Friday, July 07, 2006

Apparently I'm Part Yankee

On Tracie's blog I found a link to a quiz: "What Type of American English do you speak?" Since I don't speak any sort of American English I thought it would be amusing to try it. There were twenty questions, I had to answer randomly for a couple of them since none of the options fitted. Here are the results:
Your Linguistic Profile:
35% General American English
30% Yankee
25% Dixie
5% Upper Midwestern
0% Midwestern

Now, will someone please explain Yankee, Dixie, and Upper Midwestern to me?


Writing Blind said...

Yankee means northern, as in the opposite of southern, which is Dixie. Dixie is also code for redneck. Let me know if you need me to explain that one to you.

I got 50% General American English, which basically means that when you talk you don't sound like an idiot but you don't sound all upper crust-y either. Does that make sense?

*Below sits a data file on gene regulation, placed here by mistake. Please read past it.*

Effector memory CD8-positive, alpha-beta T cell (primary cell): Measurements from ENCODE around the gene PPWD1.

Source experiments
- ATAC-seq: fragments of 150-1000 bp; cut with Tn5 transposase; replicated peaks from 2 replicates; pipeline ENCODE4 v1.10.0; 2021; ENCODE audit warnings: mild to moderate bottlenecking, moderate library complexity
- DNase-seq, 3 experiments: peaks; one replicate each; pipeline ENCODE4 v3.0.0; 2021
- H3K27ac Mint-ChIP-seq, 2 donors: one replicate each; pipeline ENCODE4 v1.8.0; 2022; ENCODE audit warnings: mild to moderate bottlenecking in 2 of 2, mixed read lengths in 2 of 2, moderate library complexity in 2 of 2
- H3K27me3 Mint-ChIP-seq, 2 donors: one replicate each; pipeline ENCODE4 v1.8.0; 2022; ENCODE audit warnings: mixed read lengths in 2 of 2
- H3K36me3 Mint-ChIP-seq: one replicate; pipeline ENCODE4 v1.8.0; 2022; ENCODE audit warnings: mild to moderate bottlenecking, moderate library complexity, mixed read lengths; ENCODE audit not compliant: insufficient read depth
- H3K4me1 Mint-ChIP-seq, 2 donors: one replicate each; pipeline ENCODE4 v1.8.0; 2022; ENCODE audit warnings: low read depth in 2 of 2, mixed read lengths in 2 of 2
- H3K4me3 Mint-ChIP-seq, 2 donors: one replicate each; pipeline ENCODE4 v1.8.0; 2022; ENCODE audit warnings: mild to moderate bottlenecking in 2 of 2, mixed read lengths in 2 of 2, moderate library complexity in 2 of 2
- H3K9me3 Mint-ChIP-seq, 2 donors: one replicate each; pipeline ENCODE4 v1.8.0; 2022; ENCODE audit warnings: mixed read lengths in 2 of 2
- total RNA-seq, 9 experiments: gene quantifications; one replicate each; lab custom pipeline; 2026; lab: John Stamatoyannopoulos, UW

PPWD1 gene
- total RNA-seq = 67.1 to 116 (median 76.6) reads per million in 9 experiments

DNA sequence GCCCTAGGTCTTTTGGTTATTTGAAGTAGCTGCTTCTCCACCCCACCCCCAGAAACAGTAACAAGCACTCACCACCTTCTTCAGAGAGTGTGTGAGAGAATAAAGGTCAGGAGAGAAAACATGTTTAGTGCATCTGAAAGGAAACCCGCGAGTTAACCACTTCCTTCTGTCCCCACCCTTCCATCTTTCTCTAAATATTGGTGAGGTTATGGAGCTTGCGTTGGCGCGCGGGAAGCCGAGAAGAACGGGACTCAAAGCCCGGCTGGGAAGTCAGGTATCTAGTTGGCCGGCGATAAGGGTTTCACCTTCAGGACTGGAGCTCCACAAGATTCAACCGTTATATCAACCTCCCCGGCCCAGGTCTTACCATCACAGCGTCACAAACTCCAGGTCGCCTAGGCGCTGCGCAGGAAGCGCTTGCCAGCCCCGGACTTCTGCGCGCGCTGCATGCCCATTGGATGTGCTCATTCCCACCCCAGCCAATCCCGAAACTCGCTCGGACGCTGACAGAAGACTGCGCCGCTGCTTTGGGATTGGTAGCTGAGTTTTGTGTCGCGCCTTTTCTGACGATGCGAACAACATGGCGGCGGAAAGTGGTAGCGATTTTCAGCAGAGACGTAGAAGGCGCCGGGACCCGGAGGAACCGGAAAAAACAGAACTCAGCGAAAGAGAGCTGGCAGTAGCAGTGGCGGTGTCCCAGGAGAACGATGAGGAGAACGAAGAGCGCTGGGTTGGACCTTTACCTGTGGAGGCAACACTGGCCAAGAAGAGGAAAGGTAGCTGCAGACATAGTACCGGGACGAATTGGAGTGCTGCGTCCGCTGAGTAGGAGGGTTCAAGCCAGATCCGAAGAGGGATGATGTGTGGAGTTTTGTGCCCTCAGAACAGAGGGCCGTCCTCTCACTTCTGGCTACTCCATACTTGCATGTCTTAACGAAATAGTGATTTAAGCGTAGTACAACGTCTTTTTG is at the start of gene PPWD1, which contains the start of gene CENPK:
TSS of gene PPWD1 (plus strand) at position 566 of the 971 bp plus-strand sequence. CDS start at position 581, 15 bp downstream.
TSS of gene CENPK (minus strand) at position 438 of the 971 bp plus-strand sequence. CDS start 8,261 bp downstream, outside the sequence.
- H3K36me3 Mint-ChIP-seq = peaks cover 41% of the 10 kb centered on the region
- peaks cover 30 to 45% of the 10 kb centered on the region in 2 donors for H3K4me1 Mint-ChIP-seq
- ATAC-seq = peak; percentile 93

srp said...

Here from Michele.

I have lived in the north and the south. I guess the longest would be in Mississippi. So Southern would be mine. Not redneck.
Northern Midwest possibly Wisconsin, speech example in the movie Fargo, although Fargo is in North Dakota, but that is North too.
Who knows.

kenju said...

I am 50% general
25% southern
20% yankee

I am from the south (the northernmost part), married to a yankee, so I guess some of his speech has rubbed off on me!

Michele sent me.

Morah Mommy said...

I am 50% general
30% yankee
10% dixie
5% midwestern

Not bad for a Canadian girl living in Southwestern Ontario!

Here via Michele.

susanlavonne said...

I was going to say exactly what srp said..or close to it anyway. When I think of Upper Midwest I think of the movie Fargo...which incidentally is a riot...but definately not for children.

Jack Yan said...

I have had so much contact with the States, plus most of my family lives there, so it was interesting to try this out, Catherine. Thank you for the link. I got:

40% General American English
35% Yankee
20% Dixie
0% Midwestern
0% Upper Midwestern

Fascinating stuff. I would have put it around that myself, if I were American, given my use of some of their vernacular.